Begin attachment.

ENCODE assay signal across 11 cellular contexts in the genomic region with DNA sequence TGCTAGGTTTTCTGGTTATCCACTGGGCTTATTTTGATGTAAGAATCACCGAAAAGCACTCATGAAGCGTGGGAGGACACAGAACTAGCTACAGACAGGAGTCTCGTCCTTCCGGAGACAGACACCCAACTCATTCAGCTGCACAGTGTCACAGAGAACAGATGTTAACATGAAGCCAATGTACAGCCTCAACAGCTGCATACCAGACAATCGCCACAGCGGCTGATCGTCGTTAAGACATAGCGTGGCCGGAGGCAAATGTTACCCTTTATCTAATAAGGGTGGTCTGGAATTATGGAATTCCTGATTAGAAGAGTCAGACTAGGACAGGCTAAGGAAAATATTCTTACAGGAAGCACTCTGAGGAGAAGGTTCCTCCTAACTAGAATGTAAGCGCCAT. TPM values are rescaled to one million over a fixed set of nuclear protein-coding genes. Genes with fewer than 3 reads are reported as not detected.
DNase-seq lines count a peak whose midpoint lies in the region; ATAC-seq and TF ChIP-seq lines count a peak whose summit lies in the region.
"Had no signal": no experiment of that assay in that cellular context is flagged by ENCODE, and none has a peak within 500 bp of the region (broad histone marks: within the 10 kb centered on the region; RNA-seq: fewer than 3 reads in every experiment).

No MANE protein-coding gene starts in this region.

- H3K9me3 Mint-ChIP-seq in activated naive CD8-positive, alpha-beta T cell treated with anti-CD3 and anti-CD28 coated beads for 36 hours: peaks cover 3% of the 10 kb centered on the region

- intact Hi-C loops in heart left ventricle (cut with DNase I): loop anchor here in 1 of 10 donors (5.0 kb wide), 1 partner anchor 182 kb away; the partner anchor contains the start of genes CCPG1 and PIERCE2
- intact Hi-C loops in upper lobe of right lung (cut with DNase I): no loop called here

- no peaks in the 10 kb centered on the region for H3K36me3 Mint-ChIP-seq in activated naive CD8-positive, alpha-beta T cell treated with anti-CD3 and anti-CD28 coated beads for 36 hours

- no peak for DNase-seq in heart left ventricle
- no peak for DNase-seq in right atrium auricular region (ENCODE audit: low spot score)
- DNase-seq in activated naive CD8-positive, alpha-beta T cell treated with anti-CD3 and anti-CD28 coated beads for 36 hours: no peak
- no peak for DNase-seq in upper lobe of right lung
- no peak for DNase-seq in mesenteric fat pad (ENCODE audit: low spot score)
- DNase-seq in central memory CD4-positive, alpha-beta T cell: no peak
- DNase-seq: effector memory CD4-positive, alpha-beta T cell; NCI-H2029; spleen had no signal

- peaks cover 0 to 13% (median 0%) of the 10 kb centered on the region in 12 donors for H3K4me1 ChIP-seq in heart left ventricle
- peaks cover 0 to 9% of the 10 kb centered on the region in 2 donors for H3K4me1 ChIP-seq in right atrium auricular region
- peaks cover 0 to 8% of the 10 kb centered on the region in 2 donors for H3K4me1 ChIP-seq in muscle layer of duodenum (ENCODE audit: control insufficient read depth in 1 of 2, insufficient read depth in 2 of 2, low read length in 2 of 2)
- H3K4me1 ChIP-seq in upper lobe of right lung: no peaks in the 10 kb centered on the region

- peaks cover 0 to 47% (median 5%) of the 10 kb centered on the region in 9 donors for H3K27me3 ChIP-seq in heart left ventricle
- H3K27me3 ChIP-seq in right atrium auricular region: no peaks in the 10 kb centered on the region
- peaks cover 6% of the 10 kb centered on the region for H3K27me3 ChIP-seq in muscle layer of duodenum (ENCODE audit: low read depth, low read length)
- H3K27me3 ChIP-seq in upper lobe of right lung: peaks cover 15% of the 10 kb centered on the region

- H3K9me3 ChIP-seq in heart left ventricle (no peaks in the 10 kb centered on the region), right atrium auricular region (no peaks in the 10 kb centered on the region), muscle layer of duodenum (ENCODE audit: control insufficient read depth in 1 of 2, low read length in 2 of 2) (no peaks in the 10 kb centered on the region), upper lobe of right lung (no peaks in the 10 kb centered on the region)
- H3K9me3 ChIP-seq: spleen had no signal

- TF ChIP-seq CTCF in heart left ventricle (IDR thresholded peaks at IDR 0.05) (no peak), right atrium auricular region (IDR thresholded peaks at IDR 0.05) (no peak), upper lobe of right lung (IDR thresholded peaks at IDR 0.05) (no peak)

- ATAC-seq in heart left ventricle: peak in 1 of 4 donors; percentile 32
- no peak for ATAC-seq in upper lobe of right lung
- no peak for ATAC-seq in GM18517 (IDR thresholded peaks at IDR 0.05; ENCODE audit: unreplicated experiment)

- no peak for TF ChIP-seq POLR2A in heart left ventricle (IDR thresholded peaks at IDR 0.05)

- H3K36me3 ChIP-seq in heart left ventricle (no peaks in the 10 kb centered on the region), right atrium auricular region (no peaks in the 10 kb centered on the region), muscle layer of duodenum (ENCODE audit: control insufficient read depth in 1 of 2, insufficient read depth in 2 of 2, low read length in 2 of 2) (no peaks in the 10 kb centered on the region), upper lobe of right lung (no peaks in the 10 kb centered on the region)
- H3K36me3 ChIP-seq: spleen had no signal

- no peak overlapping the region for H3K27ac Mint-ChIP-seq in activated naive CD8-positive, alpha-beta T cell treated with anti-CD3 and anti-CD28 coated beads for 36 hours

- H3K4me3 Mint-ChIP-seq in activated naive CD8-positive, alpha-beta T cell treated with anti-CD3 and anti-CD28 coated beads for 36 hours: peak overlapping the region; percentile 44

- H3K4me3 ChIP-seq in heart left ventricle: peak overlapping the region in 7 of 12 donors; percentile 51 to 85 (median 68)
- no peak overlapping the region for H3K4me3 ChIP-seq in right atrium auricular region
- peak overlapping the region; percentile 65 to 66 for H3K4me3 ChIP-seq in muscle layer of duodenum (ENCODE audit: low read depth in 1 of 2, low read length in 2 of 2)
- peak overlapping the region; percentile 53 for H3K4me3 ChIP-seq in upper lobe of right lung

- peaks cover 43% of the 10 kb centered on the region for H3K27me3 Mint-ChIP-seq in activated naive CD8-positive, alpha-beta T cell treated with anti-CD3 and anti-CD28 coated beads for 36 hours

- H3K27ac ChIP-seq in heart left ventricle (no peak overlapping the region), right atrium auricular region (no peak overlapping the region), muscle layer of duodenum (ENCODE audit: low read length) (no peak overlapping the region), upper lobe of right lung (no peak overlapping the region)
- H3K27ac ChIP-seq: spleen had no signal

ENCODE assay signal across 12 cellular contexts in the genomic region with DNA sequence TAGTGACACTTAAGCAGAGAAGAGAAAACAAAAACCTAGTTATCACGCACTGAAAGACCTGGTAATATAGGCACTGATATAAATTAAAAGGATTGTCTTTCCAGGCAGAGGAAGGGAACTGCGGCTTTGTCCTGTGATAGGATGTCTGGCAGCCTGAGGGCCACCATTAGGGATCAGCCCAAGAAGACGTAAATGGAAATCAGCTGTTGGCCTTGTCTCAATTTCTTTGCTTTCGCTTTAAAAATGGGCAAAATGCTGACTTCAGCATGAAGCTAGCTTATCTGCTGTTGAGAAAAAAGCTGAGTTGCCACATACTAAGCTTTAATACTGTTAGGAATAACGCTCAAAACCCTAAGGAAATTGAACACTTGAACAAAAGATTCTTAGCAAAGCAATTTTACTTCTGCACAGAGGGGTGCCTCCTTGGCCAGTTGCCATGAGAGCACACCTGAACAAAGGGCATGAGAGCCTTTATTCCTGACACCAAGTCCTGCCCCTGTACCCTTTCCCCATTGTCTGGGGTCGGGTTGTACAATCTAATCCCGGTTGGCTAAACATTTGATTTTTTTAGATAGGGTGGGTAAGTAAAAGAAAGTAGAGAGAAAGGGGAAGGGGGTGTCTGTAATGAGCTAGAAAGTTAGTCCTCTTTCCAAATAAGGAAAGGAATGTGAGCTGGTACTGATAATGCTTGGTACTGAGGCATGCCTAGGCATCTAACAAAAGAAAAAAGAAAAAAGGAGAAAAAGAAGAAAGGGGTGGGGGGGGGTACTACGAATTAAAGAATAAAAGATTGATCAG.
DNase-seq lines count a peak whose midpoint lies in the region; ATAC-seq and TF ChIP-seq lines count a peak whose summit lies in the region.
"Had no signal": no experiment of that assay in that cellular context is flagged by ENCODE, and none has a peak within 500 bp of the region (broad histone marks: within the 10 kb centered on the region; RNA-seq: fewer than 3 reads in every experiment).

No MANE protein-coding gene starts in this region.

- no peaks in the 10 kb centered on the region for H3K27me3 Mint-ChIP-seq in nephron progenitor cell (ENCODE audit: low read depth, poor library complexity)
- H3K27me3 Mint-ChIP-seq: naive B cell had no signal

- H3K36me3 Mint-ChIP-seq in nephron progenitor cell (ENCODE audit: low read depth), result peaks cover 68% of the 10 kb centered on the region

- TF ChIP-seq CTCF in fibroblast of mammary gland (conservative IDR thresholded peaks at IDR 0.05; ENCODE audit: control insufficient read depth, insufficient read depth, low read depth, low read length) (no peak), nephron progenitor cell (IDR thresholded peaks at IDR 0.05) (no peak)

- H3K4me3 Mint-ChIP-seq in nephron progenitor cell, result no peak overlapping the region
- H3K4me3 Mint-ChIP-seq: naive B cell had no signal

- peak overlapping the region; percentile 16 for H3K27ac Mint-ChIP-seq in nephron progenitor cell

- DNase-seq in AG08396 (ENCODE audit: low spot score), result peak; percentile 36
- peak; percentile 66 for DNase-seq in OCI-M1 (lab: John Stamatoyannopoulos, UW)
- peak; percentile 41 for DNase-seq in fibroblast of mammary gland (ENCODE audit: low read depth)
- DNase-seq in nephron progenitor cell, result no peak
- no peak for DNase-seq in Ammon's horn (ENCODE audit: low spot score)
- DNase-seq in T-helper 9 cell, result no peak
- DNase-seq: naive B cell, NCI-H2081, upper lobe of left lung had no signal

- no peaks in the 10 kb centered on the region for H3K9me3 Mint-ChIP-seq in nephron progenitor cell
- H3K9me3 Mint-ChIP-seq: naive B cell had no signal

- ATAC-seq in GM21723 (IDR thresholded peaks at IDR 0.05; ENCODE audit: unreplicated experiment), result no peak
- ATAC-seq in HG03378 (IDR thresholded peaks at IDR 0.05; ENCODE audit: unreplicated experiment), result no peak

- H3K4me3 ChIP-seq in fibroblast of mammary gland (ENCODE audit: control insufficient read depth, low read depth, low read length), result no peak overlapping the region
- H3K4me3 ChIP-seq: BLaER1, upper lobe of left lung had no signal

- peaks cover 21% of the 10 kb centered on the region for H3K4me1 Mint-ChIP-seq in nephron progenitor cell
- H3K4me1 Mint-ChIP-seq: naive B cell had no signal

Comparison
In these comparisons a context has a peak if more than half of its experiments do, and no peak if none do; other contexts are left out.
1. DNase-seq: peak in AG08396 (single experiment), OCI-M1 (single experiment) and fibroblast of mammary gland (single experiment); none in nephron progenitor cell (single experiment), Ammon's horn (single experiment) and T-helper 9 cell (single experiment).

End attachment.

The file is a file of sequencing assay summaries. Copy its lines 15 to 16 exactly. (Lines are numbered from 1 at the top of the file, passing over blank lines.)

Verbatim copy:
- DNase-seq: effector memory CD4-positive, alpha-beta T cell; NCI-H2029; spleen had no signal

- peaks cover 0 to 13% (median 0%) of the 10 kb centered on the region in 12 donors for H3K4me1 ChIP-seq in heart left ventricle